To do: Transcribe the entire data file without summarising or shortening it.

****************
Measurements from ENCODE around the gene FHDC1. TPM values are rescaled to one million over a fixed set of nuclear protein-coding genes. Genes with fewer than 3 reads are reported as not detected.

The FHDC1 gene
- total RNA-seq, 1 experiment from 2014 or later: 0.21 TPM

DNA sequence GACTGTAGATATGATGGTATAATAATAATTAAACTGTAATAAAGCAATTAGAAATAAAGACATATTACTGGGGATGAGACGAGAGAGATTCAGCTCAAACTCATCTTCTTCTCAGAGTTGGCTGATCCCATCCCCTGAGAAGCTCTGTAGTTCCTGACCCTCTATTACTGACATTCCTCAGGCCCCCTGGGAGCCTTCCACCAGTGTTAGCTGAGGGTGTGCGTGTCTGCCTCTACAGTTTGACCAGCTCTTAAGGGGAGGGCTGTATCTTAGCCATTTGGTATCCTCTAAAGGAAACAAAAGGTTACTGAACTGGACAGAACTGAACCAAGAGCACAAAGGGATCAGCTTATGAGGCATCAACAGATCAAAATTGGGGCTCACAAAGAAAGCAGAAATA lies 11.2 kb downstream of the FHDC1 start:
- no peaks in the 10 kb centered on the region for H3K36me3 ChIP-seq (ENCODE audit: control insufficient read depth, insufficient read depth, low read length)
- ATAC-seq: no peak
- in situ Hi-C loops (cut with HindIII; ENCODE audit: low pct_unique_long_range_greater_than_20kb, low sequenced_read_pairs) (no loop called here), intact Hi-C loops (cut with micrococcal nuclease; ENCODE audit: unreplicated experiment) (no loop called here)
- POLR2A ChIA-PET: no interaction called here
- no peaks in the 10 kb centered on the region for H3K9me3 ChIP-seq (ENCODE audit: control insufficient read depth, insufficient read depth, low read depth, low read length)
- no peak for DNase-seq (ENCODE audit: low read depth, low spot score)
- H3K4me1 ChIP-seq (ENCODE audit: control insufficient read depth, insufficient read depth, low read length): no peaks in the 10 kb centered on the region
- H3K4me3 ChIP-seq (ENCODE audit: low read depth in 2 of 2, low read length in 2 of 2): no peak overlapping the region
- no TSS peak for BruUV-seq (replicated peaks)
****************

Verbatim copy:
Measurements from ENCODE around the gene FHDC1. TPM values are rescaled to one million over a fixed set of nuclear protein-coding genes. Genes with fewer than 3 reads are reported as not detected.

The FHDC1 gene
- total RNA-seq, 1 experiment from 2014 or later: 0.21 TPM

DNA sequence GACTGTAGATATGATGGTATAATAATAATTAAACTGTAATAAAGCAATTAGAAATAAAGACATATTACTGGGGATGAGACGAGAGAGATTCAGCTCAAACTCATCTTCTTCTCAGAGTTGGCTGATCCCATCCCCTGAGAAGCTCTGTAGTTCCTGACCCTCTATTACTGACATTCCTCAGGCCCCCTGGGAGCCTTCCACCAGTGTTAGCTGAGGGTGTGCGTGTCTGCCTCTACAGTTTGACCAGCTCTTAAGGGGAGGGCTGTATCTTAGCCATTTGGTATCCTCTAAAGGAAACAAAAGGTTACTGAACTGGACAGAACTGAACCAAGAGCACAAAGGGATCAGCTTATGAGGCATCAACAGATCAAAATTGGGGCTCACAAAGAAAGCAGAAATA lies 11.2 kb downstream of the FHDC1 start:
- no peaks in the 10 kb centered on the region for H3K36me3 ChIP-seq (ENCODE audit: control insufficient read depth, insufficient read depth, low read length)
- ATAC-seq: no peak
- in situ Hi-C loops (cut with HindIII; ENCODE audit: low pct_unique_long_range_greater_than_20kb, low sequenced_read_pairs) (no loop called here), intact Hi-C loops (cut with micrococcal nuclease; ENCODE audit: unreplicated experiment) (no loop called here)
- POLR2A ChIA-PET: no interaction called here
- no peaks in the 10 kb centered on the region for H3K9me3 ChIP-seq (ENCODE audit: control insufficient read depth, insufficient read depth, low read depth, low read length)
- no peak for DNase-seq (ENCODE audit: low read depth, low spot score)
- H3K4me1 ChIP-seq (ENCODE audit: control insufficient read depth, insufficient read depth, low read length): no peaks in the 10 kb centered on the region
- H3K4me3 ChIP-seq (ENCODE audit: low read depth in 2 of 2, low read length in 2 of 2): no peak overlapping the region
- no TSS peak for BruUV-seq (replicated peaks)